Tuesday, June 28, 2005

BTK & USA: Crimes High and Low

Serial killers and war crimes, what's the dif?

We've all heard of "high crimes and misdemeanors," often alluding to the alleged misdeeds of public officials. Those would be high crimes because they're high up the food chain, as it were.

Then there are low crimes, lower down on the food chain, we feel, so base we think the perps aren't even "human." Oh, they're human alright, though they may be a bit lacking in the 'humane' department.

The public seems to be more mezmerized by and interested in the detailed confessions of the BTK killer than they are in the highest crimes in the land - in all lands - war crimes. Even the thought of American war crimes makes a lot of smirky and incredulous eyes roll, even as the heads roll.

We're not 'close' to war crimes, and no matter how sad it is, military personnel had some notion of what the hell they were getting themselves mixed up in. Can't expect safety when, no matter how high tech or well-trained, you are using a weapon, and so is the other guy. Even if the other guy (let's not call him a "patriot," let's call him an "insurgent") is only holding a metal pipe or a malatov cocktail, all hell can break loose. But those confrontations and killings are unusually far away, shrouded in such thick layers of "honor" and "nationalism" propaganda that many don't get a gut wrenching feeling about it, even if thousands die in weeks.

Viscerally, we feel closer to the serial killer. He's dressed as a civilian, maybe even, in court, a well-dressed civilian. (Cream-colored suit, anyone?) He could be our neighbor, and we must still feel, in our gut, that it's a lot more likely we live just down the street from a serial killer than we do a terrorist.

As if the serial killer weren't a terrorist. He is, and it's always a he, isn't it? And usually a he with a sexual kink that's downright hard to imagine.

No, it's not kinky to go overseas and get dressed up in grease paint and camouflage to go kill people you've never met. You shouldn't have to fear reprisals; you're a professional.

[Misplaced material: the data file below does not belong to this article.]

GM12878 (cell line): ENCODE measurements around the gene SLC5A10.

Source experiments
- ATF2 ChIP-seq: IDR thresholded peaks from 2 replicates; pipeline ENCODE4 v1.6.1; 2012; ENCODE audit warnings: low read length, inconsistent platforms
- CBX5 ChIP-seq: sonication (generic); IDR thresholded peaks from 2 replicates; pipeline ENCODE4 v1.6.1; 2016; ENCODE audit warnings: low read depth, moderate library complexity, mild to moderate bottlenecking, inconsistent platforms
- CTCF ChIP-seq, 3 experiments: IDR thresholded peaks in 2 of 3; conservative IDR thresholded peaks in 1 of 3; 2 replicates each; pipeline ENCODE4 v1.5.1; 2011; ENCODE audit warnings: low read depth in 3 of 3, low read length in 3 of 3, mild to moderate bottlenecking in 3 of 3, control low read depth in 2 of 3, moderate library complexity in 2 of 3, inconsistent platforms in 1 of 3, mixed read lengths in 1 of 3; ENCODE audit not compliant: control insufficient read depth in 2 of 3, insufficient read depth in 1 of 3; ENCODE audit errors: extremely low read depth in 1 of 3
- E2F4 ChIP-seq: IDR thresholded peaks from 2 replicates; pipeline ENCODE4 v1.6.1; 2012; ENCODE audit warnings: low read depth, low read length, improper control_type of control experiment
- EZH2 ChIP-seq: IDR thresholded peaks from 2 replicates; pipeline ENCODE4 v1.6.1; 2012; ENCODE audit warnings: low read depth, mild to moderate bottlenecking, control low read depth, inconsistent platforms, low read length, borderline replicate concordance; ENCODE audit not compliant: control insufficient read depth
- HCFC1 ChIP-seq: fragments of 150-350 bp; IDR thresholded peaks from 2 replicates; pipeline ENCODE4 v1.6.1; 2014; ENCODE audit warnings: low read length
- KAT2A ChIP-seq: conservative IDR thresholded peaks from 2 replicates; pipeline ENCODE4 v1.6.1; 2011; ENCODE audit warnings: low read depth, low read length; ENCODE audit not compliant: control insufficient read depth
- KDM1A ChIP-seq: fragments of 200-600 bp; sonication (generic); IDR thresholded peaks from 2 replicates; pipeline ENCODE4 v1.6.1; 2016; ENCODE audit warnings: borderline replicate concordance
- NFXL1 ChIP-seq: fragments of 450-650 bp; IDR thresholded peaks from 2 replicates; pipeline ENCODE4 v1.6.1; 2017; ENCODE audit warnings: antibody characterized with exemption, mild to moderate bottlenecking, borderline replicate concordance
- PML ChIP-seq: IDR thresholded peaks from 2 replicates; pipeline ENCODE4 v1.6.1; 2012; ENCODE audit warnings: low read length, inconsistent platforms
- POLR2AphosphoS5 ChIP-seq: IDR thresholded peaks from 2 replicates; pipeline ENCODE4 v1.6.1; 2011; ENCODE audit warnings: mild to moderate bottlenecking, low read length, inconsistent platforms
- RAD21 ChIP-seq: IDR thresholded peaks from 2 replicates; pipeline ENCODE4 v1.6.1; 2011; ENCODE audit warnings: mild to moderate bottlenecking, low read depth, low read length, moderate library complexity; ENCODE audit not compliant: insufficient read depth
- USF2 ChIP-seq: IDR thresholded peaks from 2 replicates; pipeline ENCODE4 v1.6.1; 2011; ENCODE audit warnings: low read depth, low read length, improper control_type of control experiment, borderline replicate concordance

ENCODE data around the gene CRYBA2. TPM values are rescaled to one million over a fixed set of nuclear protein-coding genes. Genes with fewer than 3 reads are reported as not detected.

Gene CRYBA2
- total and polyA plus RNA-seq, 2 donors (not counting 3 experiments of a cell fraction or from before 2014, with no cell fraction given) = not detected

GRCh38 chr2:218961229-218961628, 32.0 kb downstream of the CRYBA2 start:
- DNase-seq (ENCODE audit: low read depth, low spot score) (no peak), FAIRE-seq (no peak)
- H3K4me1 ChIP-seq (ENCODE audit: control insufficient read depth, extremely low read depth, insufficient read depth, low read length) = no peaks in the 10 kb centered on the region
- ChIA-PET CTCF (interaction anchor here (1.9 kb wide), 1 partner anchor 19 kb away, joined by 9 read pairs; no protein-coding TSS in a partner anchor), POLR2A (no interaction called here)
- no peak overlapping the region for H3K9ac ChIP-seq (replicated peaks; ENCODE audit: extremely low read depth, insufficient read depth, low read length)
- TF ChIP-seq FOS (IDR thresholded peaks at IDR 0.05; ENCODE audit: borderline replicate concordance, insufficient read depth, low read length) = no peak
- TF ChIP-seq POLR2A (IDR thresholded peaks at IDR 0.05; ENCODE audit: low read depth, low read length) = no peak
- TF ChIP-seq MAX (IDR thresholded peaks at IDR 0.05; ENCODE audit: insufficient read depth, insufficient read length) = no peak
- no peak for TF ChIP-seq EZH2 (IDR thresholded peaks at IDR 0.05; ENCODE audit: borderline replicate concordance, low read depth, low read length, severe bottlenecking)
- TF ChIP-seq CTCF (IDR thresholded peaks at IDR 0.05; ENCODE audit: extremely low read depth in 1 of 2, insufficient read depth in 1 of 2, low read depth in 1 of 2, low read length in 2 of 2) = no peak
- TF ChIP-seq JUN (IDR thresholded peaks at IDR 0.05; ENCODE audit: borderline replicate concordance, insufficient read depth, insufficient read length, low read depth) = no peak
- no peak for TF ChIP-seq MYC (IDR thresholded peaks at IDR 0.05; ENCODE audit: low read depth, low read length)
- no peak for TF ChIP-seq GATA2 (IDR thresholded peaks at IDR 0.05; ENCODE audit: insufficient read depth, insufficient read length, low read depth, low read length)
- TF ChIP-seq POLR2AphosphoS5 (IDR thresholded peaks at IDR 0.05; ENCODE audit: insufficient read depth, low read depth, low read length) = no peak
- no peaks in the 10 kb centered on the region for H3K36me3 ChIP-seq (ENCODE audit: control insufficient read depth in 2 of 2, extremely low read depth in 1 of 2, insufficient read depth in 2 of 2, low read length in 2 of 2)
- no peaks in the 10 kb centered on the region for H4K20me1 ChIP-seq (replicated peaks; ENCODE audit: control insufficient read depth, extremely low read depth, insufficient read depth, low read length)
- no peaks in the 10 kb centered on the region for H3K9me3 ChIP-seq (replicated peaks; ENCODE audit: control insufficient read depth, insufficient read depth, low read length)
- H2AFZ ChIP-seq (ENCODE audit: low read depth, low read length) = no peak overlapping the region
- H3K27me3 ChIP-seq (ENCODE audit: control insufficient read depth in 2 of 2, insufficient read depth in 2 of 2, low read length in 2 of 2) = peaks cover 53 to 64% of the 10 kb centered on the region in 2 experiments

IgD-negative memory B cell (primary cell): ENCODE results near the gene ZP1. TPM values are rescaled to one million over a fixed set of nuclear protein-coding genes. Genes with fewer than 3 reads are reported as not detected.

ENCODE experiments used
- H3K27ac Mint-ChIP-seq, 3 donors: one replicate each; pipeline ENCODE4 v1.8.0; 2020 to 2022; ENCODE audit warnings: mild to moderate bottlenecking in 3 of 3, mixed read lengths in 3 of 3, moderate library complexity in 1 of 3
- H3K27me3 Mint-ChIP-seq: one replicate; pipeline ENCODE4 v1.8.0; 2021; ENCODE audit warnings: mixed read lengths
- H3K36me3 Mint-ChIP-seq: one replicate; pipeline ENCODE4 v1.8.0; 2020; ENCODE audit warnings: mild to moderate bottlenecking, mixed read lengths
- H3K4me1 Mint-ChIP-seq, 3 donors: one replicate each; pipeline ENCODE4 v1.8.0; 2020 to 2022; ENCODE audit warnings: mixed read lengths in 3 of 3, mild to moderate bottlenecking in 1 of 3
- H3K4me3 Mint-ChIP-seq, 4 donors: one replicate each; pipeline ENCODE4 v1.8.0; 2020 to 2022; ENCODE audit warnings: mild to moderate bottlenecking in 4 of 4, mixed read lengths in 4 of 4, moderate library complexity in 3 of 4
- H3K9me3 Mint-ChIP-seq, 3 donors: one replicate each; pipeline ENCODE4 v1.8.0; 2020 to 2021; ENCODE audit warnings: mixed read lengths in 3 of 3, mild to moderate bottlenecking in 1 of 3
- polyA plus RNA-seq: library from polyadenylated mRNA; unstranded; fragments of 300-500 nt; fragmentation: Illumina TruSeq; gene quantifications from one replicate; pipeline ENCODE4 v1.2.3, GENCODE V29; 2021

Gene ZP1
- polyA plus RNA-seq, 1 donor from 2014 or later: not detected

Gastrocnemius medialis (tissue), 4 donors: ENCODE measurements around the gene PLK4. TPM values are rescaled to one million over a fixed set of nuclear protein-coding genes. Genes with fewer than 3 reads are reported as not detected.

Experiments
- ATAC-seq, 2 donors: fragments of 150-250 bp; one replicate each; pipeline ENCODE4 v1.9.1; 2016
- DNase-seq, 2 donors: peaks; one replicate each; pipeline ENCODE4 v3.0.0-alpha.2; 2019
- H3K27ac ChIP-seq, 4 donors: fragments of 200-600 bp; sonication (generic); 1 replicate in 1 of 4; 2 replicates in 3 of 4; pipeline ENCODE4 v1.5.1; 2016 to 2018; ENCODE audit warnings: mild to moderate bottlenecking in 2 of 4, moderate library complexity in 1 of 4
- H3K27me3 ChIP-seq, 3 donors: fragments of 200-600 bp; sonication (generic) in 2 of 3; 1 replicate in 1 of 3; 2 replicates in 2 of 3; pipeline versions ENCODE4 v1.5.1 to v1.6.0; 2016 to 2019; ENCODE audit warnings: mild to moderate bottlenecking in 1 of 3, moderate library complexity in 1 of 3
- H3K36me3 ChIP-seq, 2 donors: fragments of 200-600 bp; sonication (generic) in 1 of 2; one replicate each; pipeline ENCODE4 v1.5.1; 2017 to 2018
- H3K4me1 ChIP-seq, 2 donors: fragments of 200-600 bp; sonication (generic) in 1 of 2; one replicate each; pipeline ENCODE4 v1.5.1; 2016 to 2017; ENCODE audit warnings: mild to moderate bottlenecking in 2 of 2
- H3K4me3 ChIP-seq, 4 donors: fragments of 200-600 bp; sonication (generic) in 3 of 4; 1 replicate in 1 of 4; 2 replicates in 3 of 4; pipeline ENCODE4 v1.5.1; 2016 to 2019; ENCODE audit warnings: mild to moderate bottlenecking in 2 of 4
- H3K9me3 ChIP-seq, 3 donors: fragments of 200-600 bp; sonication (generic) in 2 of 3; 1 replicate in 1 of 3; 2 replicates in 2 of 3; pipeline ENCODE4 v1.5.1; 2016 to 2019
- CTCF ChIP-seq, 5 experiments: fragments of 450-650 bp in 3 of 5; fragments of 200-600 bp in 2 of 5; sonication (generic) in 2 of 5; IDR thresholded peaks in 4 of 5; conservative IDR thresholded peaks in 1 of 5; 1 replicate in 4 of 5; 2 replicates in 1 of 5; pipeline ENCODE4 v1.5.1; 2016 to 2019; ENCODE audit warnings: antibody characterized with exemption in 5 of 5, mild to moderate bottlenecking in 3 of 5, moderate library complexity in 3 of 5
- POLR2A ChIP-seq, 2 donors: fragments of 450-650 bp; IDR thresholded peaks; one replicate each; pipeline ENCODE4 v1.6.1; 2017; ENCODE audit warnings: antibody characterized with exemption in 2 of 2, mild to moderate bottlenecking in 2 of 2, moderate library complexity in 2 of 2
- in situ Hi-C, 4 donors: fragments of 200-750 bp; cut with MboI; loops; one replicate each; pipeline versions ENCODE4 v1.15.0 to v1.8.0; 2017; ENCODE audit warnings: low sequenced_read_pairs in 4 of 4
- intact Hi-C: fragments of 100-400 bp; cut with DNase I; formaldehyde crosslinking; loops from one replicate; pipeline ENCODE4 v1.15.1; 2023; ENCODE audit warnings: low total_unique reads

And in this society, as in most, being a "professional" gives one creedance, gives one legitimacy, even gives one heroism and a saintly honor.

No such accolades for the lowly, lonely serial killer. He's not even a hit man for the mafia. There's no honor in it, no score to settle, at least no score we can fathom. Or is it just that we don't want to have to think about conjuring what the score might be, the thing gone wrong in that fellow human being, the crux that makes him at once seem so unlike us and then again sort of like us?

That's where the visceral feeling of dread comes from. "But for the grace of god..." so the saying goes. No, but for the grace of humanity, and humanity can certainly have its grace.

And we'd even like to think, a la Hollywood, a la some great literature, that even war is a stage for grace. Maybe a few times it is. But most of the time, it's angry and terror-ridden and brutal if not downright savage - a savagery we all too often glorify and even, amazingly, make gratuitous - thus, vicariously, making ourselves the serial killers, watching again and again from a safe distance but wanting to feel that connection to the struggles in which life and death will be decided in seconds, not years and decades, the rush of the instant, crack decision, the cracked decision. We want to feel what it's like without having to clean up the mess or face the consequences of our sinister spectatorship.

And another thing: The connections we may feel with crimes is often counter to our responsibility for those crimes.

None (or not many) of us are responsible for the crimes of a man like Dennis Raider. But I propose that, however indirectly or inadvertantly, we are responsible for the war crimes of our elected leaders - and our military leaders, who, just to be clear, are not elected - they're careerists. Bodies buried in basements in Wichita or Wisconsin aren't our responsibility, personally. A few rare people are homicidal sociopaths and miscreants. We'll always have those. But bodies in body bags, flown home and "laid to rest" under U.S. flags are our responsibility, not just collectively but individually as well. That's what being represented means.

And far from the imperial honor of those flags, no matter how foreign, bodies in the back alleyways of Beirut and Baghdad - these, as well, are our collective responsibility.


At 6/29/2005 10:52 AM, Anonymous John Miller said...

When I visited Baghdad in 1965 (long before Saddam) there were Sunnis and Shi'ites living together in what appeared to me to be harmony. I see no reason why civil war should result if the Americans leave, and even if it does, is that our problem?

At 6/29/2005 11:12 PM, Blogger Lawrence said...

I'll be commenting more directly about our exit strategy (or no-exit strategy, as the case may be) and the chances of civil war and other repercussions in a future post to ABN.


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